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Momentum Notes

Name ________________

Momentum:
When we think of momentum, we often think of sports teams. We might say that a
team has a lot of momentum. That team is hard to stop. That can give us a good
working definition for momentum: an objects momentum is how hard it will be to stop
the object.
Momentum and Inertia:
When we discussed inertia, we gave it a similar working definition. Inertia was
how hard it is to change the speed of an object. We found that the inertia of an object was
its mass. Since momentum (how hard it is to stop) and inertia (how hard it is to change
speed) have similar definitions, they are easy to confuse. To try and sort it out, imagine
these examples:
Description
A train moving at 20 m/s

A ping pong ball traveling


at 20 m/s.
A train at rest.

Inertia (How hard it is to


change speed)
Huge. It will take a long
time and a lot of energy to
slow down or speed up the
train down.
Small. It is easy to speed
up or slow down the ping
pong ball. Just hit it with a
paddle.
Huge. It will take a long
time and a lot of energy to
get the train moving.

Momentum (How hard it


is to stop)
Huge. It will be very
difficult to stop the train.
Small. It will be very easy
to stop.
None. It is already stopped.
It will take nothing to stop
it.

So, a train will always have a lot of inertia, since it has a large mass. But, its
momentum can vary depending on its velocity.
Equation:
p = mv

where p = momentum, m = mass and v = velocity

Note: Momentum is a vector.


Example:
What is the momentum of a 60 kg student running at 8 m/s, west?
p = mv = (60 kg)(8 m/s) = 480 kg m/s, west
Note that momentum does not have its own unit. Since we got it by multiplying
kg and m/s, the unit is just kg m/s. Also, since it is a vector, we should add the
direction to be complete in our answer.

How to change momentum:


In order to change momentum, we must change velocity. According to Newtons
First Law (An object in motion will stay in motion at a constant velocity), in order to
change velocity, a force is needed.
Starting with Newtons Second Law (F=ma) , and the definition of acceleration
(a = v/t) we can see that:
F = ma
F = mv/t

Then multiply both sides by t

Ft = mv
The right side of the equation is the change in momentum (p = mv).
The left side of the equation is a new quantity called the impulse (the
symbol for impulse is J). J = Ft
We can combine this to get J = Ft = mv = p
Examples:
1. A car with a mass of 1000 kg slows from 30 m/s, west to 22 m/s, west in 4 seconds.
a. What is the change in momentum for the car?
b. What is the force on the car?
c. What is the impulse on the car?

2. An egg with a mass of 0.1 kg is dropped. It hits the ground with a speed of 5 m/s, and
stops in 0.05 seconds. A 2nd egg with the same mass is dropped and lands with the same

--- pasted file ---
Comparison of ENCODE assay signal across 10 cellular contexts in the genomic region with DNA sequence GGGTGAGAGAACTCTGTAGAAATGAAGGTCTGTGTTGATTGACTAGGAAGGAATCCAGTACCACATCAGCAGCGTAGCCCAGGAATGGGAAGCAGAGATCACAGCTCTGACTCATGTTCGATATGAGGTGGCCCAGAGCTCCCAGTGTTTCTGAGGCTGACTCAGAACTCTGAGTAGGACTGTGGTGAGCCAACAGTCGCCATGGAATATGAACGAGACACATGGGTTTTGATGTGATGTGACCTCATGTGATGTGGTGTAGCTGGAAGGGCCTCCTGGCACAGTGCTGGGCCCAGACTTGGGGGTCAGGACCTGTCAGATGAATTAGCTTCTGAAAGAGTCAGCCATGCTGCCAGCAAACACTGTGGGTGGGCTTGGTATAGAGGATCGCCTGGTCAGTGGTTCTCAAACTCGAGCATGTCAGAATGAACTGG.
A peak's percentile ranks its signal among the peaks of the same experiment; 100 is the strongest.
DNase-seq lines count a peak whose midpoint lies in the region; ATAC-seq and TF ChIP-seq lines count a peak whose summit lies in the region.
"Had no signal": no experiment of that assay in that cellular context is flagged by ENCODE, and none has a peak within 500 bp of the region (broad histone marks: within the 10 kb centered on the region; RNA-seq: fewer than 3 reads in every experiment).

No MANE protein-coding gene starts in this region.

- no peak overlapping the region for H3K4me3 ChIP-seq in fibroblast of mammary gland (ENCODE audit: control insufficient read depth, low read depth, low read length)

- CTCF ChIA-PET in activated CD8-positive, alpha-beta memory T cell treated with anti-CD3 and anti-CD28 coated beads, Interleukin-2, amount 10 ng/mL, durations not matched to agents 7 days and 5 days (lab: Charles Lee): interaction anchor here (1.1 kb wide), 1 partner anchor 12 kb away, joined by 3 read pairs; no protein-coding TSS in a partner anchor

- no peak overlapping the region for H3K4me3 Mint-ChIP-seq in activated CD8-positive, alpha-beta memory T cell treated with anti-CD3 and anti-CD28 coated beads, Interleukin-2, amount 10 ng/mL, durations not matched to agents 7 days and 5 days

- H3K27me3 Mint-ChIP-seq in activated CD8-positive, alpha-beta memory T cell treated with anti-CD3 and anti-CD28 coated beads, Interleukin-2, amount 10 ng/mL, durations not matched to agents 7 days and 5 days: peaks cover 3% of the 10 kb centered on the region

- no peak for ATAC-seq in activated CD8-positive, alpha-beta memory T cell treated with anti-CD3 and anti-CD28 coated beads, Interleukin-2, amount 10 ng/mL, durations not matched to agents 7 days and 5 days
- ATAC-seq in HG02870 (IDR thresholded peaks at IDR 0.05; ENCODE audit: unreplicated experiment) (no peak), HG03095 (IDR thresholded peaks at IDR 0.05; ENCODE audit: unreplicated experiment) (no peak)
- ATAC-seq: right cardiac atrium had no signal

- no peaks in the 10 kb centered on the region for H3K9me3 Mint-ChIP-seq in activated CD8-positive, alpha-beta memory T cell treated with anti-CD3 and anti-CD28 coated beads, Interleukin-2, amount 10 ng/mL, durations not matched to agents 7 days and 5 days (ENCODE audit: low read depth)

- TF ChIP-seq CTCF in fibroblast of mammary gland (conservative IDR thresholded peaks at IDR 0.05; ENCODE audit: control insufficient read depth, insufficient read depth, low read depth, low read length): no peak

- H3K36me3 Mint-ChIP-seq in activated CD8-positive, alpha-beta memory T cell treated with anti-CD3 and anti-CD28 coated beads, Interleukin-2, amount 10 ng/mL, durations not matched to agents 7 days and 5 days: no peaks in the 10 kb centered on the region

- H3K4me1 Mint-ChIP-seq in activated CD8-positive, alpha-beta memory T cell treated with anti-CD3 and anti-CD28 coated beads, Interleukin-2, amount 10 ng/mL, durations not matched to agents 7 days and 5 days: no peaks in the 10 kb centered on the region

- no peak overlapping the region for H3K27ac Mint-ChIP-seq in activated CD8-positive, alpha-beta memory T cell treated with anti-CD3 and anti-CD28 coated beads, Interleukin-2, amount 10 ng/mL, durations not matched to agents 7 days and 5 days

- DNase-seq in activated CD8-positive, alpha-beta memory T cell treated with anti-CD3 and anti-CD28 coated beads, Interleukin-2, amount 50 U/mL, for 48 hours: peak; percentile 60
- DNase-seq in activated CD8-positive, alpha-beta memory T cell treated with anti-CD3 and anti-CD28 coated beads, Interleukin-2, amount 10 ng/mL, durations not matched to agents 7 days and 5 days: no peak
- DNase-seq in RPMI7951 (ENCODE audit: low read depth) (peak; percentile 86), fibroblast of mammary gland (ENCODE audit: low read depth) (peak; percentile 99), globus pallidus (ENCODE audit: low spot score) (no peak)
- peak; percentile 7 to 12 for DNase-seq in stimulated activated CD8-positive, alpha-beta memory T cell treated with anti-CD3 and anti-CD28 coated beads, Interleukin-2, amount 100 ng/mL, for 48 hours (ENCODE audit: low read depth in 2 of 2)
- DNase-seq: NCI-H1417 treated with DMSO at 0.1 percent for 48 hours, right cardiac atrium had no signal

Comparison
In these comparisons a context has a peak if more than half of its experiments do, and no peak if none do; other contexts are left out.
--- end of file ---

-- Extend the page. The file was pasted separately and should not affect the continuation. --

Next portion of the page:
speed on a pillow, and comes to a stop in 0.2 seconds.
a. Compare the change in momentum for the eggs.
b. Compare the impulse for the two eggs.
c. Compare the forces on the two eggs.

How do air bags protect you?


Note that in the example above, the same impulse was achieved with different forces. To
achieve a certain change in momentum, you can have a big force acting over a small
time, or a small force acting over a larger time. So, imagine a car traveling at 50 mi/hr
hitting a tree. The driver changes speed from 50 mi/hr to zero whether or not she is
protected by an air bag. She will have the same change in momentum either with or
without the air bag. The air bag reduces the force by increasing the time necessary to
achieve the same impulse.

Conservation of Momentum
A very important concept is that for any system of objects, as long as there is no
external force, momentum is conserved. (Think of Newtons first law. Objects will
move at a constant velocity, and therefore a constant momentum, as long as there is no
outside force.)
Conservation of Momentum does not mean that every object will have the same
momentum all the time. If two cars collide, they will both change speed and momentum.
But, because there was no outside force (just the force between the two cars), the total
momentum of the system will remain the same.
Problem Solving.
For problems which involve conservation of momentum, you will always follow the
same steps.
1. Draw a picture.
2. You know that the total momentum is conserved. (ptot before = ptot after)
3. Find expressions for the total momentum before and the total momentum after,
and set the expressions equal.
Examples:
1. A 400 kg car traveling east at 20 m/s collides with a stationary 200 kg car. After
the collision, the 200 kg car is traveling at 15 m/s, east. What is the speed of the
400 kg car?

Elastic Collisions vs inelastic collisions.


Elastic collisions are when two objects bounce off each other without any sticking,
and there is no loss of kinetic energy in the collisions. This is an ideal case, and would
never happen in the real world. (Although it can be approached with hard objects, like
billiard balls, and can be essentially achieved with subatomic particles.)
Inelastic Collisions are when there is some sticking, and there is some loss of
kinetic energy. A totally inelastic collision is when the objects stick together and the
most kinetic energy is lost.
A 200 kg car traveling at 30 m/s, east collides inelastically with a 400 kg car traveling
at 20 m/s, west. What is the velocity of the cars after the collision?

Explosion Problems: Explosion problems are like inelastic collision problems in


reverse. An object that was together breaks apart.
Example: A 5 kg cannon ball is shot out of a 100 kg cannon. If the speed of the
cannonball if 60 m/s after firing, what is the recoil speed of the cannon?